Deciding which career path to take is sometimes difficult… especially if you are talented, smart, and have too many options.
When considering ultrasound training, be aware that this job requires great people skills. Even during academic preparation to become certified, a hands-on clinical experience with real patients is required to complete coursework. After you become employed in the field, conducting patient interviews, preparing people for exams, assisting with transferring people to ultrasound tables, and cleaning patient skin are among the duties you will be expected to perform. The types of individuals with whom you will interact daily will vary widely. You will also take instruction from a variety of people and need to be a good listener. Patients let sonographers know when they need to be repositioned because of pain. Doctors request specific ultrasound images. Nurses, aides, orderlies, radiologists, supervisors, administrators, medical department personnel, and ultrasound equipment maintenance technicians will give their input. Therefore, if contact with the general public is not enjoyable for you, a digital medical sonography career may not be a good match.
To become a successful ultrasound technician, you have to like technology. Most of the tools and equipment are computerized or digital, and upgrades are frequent. Sonographers use ultrasound monitors and video equipment, high frequency transducers, database software, and electronic patient health records systems. Sonographers must be willing and able to learn state-of-the-art technology and attend continuing education workshops or classes throughout their career. Furthermore, the job is very detail-oriented. Recording accurate patient interview responses, documenting imaging results, and comprehensive analysis are all crucial to successful employment as an ultrasound technician. A high amount of detail is contained on imaging screens and the information is used to determine what images are needed. Thus, if you are not a careful worker with great computer skills, you should consider another occupation.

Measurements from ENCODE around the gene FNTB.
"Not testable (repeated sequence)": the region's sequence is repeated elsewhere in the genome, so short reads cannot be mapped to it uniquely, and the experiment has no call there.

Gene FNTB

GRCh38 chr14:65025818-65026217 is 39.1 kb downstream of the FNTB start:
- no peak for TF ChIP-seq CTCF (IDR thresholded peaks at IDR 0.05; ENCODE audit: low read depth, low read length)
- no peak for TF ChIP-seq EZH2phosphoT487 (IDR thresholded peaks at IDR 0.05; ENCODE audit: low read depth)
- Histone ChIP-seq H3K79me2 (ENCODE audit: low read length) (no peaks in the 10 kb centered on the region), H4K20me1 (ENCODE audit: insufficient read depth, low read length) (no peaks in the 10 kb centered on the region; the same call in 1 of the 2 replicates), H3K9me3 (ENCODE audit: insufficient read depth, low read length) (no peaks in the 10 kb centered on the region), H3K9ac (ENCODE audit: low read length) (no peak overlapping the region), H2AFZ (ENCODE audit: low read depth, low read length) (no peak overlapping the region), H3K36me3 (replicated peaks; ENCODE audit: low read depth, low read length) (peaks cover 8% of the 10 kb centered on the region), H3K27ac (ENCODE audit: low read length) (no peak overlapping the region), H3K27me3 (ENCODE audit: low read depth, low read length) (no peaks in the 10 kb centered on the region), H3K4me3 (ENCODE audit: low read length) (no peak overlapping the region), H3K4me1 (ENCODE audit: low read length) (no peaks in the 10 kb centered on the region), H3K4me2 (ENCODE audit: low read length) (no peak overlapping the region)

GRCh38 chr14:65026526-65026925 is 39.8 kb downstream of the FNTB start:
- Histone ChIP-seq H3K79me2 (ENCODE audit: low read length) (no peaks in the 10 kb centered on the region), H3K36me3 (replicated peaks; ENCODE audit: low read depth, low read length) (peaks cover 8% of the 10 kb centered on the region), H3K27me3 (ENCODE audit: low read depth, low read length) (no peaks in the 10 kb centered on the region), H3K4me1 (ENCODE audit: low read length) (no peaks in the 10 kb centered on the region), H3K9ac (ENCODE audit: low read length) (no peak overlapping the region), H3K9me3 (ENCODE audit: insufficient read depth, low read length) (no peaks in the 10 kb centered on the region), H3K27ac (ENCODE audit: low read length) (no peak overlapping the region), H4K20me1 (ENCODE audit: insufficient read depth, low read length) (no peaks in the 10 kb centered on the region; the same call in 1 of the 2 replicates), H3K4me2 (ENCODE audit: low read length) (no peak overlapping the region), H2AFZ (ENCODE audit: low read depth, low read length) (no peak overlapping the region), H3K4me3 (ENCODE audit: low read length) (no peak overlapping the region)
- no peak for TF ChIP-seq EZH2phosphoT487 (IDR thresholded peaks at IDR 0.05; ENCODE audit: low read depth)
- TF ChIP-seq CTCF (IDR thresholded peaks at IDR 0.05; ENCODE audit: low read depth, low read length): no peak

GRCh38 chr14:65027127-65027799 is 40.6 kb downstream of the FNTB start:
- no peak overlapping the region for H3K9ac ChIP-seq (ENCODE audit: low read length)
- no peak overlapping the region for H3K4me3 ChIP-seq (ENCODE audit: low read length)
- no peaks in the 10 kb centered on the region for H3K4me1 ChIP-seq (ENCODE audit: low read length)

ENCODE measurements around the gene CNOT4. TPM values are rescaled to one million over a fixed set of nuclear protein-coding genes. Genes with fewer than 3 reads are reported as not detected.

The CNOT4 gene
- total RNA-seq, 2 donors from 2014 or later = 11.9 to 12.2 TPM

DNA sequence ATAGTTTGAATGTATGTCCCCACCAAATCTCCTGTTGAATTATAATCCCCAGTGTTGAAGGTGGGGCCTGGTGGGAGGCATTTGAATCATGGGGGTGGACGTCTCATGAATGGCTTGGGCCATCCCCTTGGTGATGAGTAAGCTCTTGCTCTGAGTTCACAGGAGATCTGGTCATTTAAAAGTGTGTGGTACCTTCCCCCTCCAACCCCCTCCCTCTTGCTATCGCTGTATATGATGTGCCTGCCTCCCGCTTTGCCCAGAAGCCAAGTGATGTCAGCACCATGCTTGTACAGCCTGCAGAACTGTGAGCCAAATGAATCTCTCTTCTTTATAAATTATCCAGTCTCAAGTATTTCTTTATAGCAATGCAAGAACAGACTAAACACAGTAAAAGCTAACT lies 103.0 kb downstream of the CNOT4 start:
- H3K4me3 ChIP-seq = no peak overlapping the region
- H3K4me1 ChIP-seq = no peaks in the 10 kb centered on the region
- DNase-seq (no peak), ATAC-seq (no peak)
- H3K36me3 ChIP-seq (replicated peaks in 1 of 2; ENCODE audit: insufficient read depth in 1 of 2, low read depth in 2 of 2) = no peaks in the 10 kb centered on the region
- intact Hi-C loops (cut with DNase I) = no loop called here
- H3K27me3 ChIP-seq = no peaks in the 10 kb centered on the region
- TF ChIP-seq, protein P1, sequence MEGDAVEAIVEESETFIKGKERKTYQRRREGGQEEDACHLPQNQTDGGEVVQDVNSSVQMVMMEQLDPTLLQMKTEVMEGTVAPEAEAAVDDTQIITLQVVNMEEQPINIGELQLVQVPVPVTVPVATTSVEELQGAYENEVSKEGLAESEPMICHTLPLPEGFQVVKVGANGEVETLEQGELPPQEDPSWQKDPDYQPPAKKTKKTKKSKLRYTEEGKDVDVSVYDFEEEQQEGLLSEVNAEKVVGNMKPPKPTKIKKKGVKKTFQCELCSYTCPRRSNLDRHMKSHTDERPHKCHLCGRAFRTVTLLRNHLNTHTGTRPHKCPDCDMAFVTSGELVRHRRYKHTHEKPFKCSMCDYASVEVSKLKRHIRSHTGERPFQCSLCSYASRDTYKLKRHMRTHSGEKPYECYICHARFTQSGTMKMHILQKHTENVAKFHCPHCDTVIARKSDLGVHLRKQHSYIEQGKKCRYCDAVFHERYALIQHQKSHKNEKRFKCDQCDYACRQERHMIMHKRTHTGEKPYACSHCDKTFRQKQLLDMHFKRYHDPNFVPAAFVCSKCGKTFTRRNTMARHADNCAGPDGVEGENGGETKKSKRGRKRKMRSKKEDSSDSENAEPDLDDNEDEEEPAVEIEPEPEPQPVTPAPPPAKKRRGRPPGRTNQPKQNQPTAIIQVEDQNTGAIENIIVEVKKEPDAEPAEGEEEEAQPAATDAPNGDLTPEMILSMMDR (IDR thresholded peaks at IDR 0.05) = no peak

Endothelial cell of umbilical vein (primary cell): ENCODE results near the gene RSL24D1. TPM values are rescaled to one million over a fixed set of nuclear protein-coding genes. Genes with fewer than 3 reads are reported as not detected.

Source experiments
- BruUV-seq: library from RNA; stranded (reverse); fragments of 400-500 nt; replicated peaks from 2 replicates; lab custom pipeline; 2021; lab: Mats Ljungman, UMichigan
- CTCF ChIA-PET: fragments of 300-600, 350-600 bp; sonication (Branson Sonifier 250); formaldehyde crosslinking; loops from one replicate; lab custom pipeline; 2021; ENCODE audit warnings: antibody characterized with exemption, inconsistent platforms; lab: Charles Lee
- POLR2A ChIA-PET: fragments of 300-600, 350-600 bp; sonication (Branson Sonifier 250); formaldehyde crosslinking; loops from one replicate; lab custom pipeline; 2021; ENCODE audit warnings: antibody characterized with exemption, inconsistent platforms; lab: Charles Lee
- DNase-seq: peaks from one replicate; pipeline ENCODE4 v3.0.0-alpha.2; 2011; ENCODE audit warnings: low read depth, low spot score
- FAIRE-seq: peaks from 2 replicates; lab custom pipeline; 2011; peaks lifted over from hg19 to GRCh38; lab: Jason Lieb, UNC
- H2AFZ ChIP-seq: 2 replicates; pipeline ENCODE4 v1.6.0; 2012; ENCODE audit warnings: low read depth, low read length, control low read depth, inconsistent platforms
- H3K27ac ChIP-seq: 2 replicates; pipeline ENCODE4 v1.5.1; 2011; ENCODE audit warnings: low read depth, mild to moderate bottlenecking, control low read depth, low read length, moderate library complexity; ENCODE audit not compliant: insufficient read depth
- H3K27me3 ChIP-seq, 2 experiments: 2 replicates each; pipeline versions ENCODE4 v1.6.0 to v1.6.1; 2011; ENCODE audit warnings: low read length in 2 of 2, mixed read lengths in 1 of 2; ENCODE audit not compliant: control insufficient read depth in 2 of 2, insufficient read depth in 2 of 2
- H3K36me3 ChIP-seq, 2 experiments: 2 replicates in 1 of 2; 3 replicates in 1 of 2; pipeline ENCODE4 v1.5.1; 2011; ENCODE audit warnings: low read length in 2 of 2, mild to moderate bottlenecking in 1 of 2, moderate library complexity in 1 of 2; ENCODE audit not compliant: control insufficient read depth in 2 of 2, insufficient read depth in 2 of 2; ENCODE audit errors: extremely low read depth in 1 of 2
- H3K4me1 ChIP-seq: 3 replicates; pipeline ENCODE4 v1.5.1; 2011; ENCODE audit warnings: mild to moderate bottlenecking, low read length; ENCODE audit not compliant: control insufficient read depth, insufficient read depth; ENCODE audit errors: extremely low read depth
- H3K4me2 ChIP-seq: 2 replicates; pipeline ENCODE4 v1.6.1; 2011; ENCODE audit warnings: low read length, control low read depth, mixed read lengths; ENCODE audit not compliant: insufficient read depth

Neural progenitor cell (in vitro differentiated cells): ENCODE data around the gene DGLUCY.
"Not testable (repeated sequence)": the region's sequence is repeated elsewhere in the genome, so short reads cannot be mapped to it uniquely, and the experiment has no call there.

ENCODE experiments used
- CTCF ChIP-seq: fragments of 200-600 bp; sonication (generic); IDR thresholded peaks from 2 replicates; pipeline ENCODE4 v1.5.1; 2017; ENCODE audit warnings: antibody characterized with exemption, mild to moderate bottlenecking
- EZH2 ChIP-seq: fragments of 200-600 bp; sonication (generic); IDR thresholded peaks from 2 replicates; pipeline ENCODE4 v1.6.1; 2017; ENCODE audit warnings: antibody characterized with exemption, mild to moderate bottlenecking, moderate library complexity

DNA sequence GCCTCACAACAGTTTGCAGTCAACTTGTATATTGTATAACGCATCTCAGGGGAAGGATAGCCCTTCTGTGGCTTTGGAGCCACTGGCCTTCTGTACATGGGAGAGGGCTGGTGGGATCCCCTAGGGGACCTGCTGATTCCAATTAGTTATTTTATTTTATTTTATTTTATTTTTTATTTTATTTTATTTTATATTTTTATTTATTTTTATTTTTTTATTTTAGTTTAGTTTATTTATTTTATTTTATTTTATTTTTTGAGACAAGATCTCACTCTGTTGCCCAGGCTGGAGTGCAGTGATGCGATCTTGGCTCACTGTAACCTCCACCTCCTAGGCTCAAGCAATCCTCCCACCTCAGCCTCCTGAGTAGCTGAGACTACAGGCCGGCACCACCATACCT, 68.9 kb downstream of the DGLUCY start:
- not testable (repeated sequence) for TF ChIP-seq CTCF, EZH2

Sonographers have a great deal of professional independence. Many work all shifts or varied hourly schedules and are expected to be on-call for a certain number of days each month. You may also need to be available to assist with emergency situations. Ultrasound technicians often push and pull stretchers and wheel chairs holding patients by themselves, and move their own medical equipment. You must be physically able to perform these duties alone, as well as help patients, some of whom are quite heavy, on and off the testing table and position them appropriately. You will also make numerous important decisions on your own. These decisions impact patient scheduling, the number and type of images needed, and which image details to bring to the attention of physicians. If you require a set schedule, have physical limitations, and are uncomfortable with personal responsibility, you may wish to opt for an easier job.
Most of all, remember that diagnostic medical sonography is a healing profession. Patients who need your services may be contagious or diseased. Most will be unhappy and in pain. Following safety protocols with sensitivity is important. If you meet all of the other requirements and are truly motivated to help others get well and live better, enroll in our program to become an ultrasound technician today. You are a perfect fit for this career!

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